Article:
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H - Skin Integrity

Skin Integrity | Body Structure and Function J Hsieh, MSc; DL Wolfe, PhD; E Nussbaum, PhD; H Flett, MSc; C Craven, MD; and the E-Scan Investigative Team Maintaining skin integrity after spinal cord injury (SCI) involves the prevention and management of pressure ulcers in areas of the body where sensation is often diminished or absent. A pressure ulcer is a localized injury to the skin and/or underlying tissue (e.g., deep tissue), typically over a bony prominence (Figure 1.0). It is caused by pressure, or pressure in combination with shear and/or friction, moisture and a variety of other contributing factors. Pressure ulcers often result in functional limitations and disruption of an individual’s life. In addition, re-hospitalization, significant fluid and protein loss and, in severe cases, osteomyelitis, myonecrosis, necrotizing fascitis, sepsis and death can result from untreated pressure ulcers. As there is a 95% lifelong pressure ulcer prevalence rate for individuals with SCI, rehabilitation plays a critical role in maintaining skin integrity and overall health. Figure 1.0 Comon Presure Ulcer Risk Areas. Used with permision from the Spinal Cord Injury University (SCI-U) Website.1 Although prevention and implementation of evidence-based best practices can reduce costs associated with treating pressure ulcers by 90%,2,3 annual incidence and prevalence rates among individuals with SCI remain high at 30%.4,5 Current Practice: Prevention and Management of Pressure Ulcers Post-SCI Facilitating skin integrity in a rehabilitation setting requires coordinated interprofessional care by assistive device authorized personnel - case coordinators/managers, dietitians, doctors (family, hospitalist, physiatrist, plastic surgeon, infectious disease specialist), nurses (registered, registered nursing assistant/registered practical, advanced practice), occupational therapists (OTs), physiotherapists (PTs), pharmacists, social workers, peer support workers and wheelchair vendors - provided in a variety of settings including inpatient and outpatient, transition, rehabilitation and community (Figure 2.0, next page). Although all SCI rehabilitation facilities across Canada provide skin and wound management services, the extent of the services provided varies due to diversity in the interprofessional team makeup, the spectrum of treatments provided, the seven published guidelines and variety of unpublished care pathways. There is a ‘disconnect’ between the available evidence, and the challenges of interprofessional care delivery that often results in care providers reverting to solo practice. Shoulder blades Elbows Tail bone Sit bones Ankles Heels Hips SKIN INTEGRITY | BODY STRUCTURE AND FNUCTION 85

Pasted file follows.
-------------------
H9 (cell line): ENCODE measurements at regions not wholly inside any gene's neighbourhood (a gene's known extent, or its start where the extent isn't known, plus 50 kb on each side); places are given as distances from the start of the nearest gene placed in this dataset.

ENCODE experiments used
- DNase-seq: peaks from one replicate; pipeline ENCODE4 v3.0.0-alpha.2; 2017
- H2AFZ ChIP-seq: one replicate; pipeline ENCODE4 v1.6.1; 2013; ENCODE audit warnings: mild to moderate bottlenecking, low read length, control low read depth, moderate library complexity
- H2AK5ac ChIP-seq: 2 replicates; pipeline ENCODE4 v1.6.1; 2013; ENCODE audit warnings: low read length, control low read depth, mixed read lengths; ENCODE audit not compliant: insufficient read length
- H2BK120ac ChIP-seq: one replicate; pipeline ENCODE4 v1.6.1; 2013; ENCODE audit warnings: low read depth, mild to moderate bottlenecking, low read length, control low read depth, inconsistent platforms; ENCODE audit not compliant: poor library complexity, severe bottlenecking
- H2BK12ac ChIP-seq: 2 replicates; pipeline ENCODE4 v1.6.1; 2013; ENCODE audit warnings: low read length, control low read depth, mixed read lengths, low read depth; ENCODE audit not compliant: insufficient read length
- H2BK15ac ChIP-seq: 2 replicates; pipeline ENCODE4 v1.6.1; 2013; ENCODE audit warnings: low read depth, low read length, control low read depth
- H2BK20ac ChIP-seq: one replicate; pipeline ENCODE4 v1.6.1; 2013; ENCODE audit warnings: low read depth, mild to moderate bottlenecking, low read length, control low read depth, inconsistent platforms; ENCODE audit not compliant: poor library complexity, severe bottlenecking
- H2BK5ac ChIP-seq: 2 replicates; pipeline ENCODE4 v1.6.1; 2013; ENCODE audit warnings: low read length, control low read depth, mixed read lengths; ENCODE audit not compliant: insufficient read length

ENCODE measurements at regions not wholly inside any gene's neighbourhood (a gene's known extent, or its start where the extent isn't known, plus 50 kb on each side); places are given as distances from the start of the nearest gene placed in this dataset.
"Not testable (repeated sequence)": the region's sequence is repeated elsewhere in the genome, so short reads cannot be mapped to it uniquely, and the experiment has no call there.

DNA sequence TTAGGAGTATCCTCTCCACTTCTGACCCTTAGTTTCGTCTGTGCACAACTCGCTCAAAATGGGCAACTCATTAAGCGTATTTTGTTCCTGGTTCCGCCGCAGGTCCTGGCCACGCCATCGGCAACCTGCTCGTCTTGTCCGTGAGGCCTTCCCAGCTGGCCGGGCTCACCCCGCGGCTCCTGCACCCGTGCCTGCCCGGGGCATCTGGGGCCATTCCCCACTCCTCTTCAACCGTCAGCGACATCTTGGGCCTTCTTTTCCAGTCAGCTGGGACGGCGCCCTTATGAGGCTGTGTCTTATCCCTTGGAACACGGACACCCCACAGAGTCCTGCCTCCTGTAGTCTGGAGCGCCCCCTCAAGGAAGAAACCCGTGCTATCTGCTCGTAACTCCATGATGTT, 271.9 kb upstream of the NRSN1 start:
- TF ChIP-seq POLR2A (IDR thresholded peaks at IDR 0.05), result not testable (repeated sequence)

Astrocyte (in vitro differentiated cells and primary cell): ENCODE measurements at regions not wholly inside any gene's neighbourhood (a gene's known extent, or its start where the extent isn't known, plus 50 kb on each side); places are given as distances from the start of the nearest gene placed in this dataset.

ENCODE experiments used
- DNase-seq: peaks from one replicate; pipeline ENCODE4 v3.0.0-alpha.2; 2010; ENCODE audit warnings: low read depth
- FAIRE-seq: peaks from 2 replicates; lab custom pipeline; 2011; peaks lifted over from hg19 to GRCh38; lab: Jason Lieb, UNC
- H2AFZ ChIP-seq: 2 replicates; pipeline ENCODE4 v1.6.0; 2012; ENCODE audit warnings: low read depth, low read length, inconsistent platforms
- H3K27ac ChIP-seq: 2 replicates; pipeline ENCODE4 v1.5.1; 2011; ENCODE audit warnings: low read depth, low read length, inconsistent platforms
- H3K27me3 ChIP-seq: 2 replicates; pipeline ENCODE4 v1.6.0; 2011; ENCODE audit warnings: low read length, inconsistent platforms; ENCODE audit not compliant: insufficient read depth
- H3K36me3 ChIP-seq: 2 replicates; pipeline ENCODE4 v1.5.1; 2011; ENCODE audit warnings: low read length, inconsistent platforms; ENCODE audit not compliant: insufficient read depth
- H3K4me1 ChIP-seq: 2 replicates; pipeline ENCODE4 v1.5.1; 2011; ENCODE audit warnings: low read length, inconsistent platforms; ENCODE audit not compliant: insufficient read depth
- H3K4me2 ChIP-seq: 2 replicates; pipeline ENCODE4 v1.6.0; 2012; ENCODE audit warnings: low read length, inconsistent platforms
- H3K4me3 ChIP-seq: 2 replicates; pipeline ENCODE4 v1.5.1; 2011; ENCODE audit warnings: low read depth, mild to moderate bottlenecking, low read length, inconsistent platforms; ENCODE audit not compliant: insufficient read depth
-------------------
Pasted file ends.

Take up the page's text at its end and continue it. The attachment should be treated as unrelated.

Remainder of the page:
H - Skin Integrity
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